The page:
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Interview: ‘The experiments surprise me almost every time’

This is an interview with a PhD student of the Disease Intervention Strategies projects in a series of background articles. Keep following this website for the next interview in this series.

Interview with Maik Derks, PhD student of the Design of Next-Generation Antibiotics with cutting-edge NMR studies project at Utrecht University.

Using large, cooled magnets, Maik Derks is studying how antibiotics bind to molecules in bacteria.

‘I was mainly drawn to this PhD project by Solid-State Nuclear Magnetic Resonance (NMR), the analytical technique that we use. Working with giant magnets is just very cool. Pun intended: the superconducting magnet is cooled to -269°C.

My PhD project is about antibiotics that target Lipid II, a crucial molecule in the membranes of bacteria. Lipid II shuttles from the inside of bacteria to the outside, where it is added onto the cell wall. Antibiotics bind to it, thus preventing the formation or growth of the cell wall. But how does this binding work? Is there any way to improve the antibiotic? This is what we are trying to find out.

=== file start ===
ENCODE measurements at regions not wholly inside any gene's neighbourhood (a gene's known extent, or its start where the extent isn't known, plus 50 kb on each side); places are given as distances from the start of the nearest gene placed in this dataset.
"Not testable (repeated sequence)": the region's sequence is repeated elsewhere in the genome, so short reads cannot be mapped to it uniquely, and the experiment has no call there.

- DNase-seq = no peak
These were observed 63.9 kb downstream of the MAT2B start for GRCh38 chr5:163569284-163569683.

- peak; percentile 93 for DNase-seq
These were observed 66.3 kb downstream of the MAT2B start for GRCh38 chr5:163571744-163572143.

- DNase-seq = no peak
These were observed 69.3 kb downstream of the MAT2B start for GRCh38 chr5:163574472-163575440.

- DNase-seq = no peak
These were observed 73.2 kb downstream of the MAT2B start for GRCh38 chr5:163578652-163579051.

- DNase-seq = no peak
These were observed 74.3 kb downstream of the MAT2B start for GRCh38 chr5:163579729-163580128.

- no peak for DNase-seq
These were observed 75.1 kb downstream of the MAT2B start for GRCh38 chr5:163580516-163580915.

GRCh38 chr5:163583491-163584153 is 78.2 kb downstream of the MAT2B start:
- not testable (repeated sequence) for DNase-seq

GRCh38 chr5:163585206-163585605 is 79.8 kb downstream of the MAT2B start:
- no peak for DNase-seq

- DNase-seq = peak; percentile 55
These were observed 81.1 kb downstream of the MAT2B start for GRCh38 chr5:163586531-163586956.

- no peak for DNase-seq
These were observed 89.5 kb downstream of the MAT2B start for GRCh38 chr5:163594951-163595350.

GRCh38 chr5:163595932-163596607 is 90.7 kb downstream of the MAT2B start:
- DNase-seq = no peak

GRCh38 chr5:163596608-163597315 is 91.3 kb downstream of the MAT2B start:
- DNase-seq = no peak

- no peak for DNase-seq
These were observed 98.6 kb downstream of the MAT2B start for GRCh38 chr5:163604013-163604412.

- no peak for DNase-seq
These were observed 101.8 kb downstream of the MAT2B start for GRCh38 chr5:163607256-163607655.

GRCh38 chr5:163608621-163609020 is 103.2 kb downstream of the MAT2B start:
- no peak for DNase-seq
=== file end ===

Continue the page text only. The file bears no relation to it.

My work is shared between two research groups: Nuclear Magnetic Resonance and Membrane Biochemistry and Biophysics. With the first group, I work on NMR spectroscopy, the method we use to study molecules. The other covers the biochemistry behind membranes and associated molecules. I actually like being part of two groups, as it allows me to make good use of the expertise of both. And I get to work with twice as many fun people!

The experiments we conduct surprise me almost every time. You might find something interesting somewhere, and continue with that. That is why I enjoy this project so much: you just see where it takes you.’

PhD project: Design of Next-Generation Antibiotics with cutting-edge NMR studies.